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    Not sure display does not show the source's rate, although motion is not bad on a 4K source.
     
  11. HoTat2

    HoTat2 Hall Of Fame

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    Not really sure what this means ...

    Can you elaborate?

    Sent from my SGH-M819N using Tapatalk
     
  12. Hideftv

    Hideftv Member

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    I think he is saying that with a 24 frame rate per second motion is not going to be smooth. While I do get some minor judder on a 3840x2160p source, a 1080i source upscaled is more of a jerky motion in a lot of scenes. Not sure what the C61K is doing with the frame rate when upscaling. If I watch a 4K source and then switch to a 1080i source with Native Off my display still indicates a 3840x2160p source and motion is jerky. If I go to settings and turn Native On the display switches back to 1080i and motion is smooth. 1080p24 motion is also not jerky on the display. I hope this makes sense.
     
  13. slice1900

    slice1900 Well-Known Member

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    Why can't 24 fps be smooth? It depends on the original content as much as the source signal. Almost every movie is filmed at 24 fps, and no one complains they aren't smooth. If it is content filmed at 30 fps with frames dropped to make it 24 fps then it would be jerky because of the skipped frames.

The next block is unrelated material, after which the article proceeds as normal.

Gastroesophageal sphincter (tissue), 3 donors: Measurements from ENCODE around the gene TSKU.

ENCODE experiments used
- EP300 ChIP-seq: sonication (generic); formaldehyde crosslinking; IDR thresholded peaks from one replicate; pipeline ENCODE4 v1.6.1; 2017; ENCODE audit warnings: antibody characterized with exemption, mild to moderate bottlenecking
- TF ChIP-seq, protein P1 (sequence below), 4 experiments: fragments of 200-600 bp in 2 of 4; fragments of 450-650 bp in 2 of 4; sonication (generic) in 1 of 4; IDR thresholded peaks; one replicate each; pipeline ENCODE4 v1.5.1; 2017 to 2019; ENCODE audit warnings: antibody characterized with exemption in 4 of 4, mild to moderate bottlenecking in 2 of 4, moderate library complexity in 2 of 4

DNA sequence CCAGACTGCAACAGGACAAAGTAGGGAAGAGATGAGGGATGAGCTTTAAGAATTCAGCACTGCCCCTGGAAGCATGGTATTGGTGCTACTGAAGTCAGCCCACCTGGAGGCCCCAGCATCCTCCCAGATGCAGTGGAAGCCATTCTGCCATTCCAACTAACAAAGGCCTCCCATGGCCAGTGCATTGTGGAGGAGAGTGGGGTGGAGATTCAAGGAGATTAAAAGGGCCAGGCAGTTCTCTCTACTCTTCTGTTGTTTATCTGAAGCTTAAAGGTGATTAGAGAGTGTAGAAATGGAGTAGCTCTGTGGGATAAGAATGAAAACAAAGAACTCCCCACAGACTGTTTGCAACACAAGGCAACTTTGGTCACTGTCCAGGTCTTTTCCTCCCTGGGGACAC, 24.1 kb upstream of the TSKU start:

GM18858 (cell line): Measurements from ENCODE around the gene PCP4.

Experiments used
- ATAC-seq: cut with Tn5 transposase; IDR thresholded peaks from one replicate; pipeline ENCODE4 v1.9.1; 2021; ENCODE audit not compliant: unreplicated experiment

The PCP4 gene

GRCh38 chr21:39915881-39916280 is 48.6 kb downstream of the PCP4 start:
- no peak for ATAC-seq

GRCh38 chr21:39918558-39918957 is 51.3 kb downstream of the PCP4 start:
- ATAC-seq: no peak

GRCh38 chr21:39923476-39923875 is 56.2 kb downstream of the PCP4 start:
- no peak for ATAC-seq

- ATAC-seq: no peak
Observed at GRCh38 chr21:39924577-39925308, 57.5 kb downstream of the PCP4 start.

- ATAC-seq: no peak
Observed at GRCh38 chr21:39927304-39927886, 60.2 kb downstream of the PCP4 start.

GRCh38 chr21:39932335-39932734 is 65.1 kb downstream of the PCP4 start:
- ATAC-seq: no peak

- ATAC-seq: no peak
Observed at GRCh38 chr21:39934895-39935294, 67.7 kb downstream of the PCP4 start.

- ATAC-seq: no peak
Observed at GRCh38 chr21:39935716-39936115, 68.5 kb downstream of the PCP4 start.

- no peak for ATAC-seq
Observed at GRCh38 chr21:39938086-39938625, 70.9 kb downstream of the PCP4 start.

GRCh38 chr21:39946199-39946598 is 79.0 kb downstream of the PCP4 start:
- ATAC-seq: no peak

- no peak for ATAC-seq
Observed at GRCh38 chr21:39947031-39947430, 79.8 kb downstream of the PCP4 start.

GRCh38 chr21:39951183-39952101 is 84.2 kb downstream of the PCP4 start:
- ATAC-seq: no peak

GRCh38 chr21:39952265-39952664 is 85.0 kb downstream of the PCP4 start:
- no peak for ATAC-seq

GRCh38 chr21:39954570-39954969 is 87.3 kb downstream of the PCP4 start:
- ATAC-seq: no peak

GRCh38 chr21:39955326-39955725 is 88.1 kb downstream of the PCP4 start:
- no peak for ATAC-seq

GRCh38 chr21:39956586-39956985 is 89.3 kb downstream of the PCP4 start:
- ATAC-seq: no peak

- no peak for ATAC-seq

We're in the early days of 4K, I'm sure there will be a lot of problems to clean up along the way, just like there were growing pains in the early days of HD.
     
  14. Hideftv

    Hideftv Member

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    I agree. Like I said 1080p24 is smooth on my display. I have not noticed any jerkiness.
     
  15. HoTat2

    HoTat2 Hall Of Fame

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    But why convert native 30 fps film based material to 24 when producing a 4K version of it?

    Since most (higher quality anyhow http://www.cnet.com/news/ultra-hd-4k-tv-refresh-rates/) 4K sets use 120 Hz refresh rates, they can display 24 or 30 fps film programs judder free.

    In fact converting 30 fps film material to 24 makes it slightly worse for those with 60 Hz 4K sets as they now have to deal with judder along with all the native 24 fps programs.